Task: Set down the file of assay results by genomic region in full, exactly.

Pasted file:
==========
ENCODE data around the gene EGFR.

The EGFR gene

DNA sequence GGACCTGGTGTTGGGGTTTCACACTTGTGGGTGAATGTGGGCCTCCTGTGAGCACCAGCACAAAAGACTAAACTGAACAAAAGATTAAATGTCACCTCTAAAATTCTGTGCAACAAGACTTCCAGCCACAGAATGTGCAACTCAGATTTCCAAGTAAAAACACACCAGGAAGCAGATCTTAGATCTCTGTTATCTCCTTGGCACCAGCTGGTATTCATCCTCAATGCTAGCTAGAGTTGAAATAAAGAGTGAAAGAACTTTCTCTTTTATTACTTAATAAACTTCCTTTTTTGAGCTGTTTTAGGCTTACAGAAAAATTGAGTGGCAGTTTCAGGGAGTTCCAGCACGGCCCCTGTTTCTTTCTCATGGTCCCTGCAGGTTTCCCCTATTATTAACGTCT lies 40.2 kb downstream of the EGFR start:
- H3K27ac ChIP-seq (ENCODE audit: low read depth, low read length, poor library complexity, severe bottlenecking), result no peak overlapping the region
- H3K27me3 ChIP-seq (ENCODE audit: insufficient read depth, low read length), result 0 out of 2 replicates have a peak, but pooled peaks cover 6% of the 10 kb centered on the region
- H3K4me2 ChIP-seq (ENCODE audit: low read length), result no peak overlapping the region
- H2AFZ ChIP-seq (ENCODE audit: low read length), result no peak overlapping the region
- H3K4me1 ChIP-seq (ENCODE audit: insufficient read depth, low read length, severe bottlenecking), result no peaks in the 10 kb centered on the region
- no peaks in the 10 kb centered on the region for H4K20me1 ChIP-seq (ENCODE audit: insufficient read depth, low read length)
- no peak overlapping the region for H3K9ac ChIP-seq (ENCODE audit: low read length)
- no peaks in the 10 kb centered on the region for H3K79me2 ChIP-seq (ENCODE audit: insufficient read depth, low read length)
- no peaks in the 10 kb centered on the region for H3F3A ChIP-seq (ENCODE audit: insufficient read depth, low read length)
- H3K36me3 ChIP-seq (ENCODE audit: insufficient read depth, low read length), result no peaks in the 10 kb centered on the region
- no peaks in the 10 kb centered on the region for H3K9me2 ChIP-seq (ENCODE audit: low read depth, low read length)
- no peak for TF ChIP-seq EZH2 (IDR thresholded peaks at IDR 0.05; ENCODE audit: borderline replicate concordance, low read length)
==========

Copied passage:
ENCODE data around the gene EGFR.

The EGFR gene

DNA sequence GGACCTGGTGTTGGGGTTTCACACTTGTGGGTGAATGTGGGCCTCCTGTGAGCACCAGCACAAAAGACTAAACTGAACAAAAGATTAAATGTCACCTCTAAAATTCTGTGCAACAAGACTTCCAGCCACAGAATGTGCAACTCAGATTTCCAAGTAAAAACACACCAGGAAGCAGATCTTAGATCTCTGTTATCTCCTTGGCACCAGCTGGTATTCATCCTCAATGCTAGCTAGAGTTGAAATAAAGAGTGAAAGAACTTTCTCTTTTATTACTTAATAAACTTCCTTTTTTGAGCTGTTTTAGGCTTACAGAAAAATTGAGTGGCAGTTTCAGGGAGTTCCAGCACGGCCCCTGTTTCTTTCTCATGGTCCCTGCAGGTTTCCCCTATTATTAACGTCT lies 40.2 kb downstream of the EGFR start:
- H3K27ac ChIP-seq (ENCODE audit: low read depth, low read length, poor library complexity, severe bottlenecking), result no peak overlapping the region
- H3K27me3 ChIP-seq (ENCODE audit: insufficient read depth, low read length), result 0 out of 2 replicates have a peak, but pooled peaks cover 6% of the 10 kb centered on the region
- H3K4me2 ChIP-seq (ENCODE audit: low read length), result no peak overlapping the region
- H2AFZ ChIP-seq (ENCODE audit: low read length), result no peak overlapping the region
- H3K4me1 ChIP-seq (ENCODE audit: insufficient read depth, low read length, severe bottlenecking), result no peaks in the 10 kb centered on the region
- no peaks in the 10 kb centered on the region for H4K20me1 ChIP-seq (ENCODE audit: insufficient read depth, low read length)
- no peak overlapping the region for H3K9ac ChIP-seq (ENCODE audit: low read length)
- no peaks in the 10 kb centered on the region for H3K79me2 ChIP-seq (ENCODE audit: insufficient read depth, low read length)
- no peaks in the 10 kb centered on the region for H3F3A ChIP-seq (ENCODE audit: insufficient read depth, low read length)
- H3K36me3 ChIP-seq (ENCODE audit: insufficient read depth, low read length), result no peaks in the 10 kb centered on the region
- no peaks in the 10 kb centered on the region for H3K9me2 ChIP-seq (ENCODE audit: low read depth, low read length)
- no peak for TF ChIP-seq EZH2 (IDR thresholded peaks at IDR 0.05; ENCODE audit: borderline replicate concordance, low read length)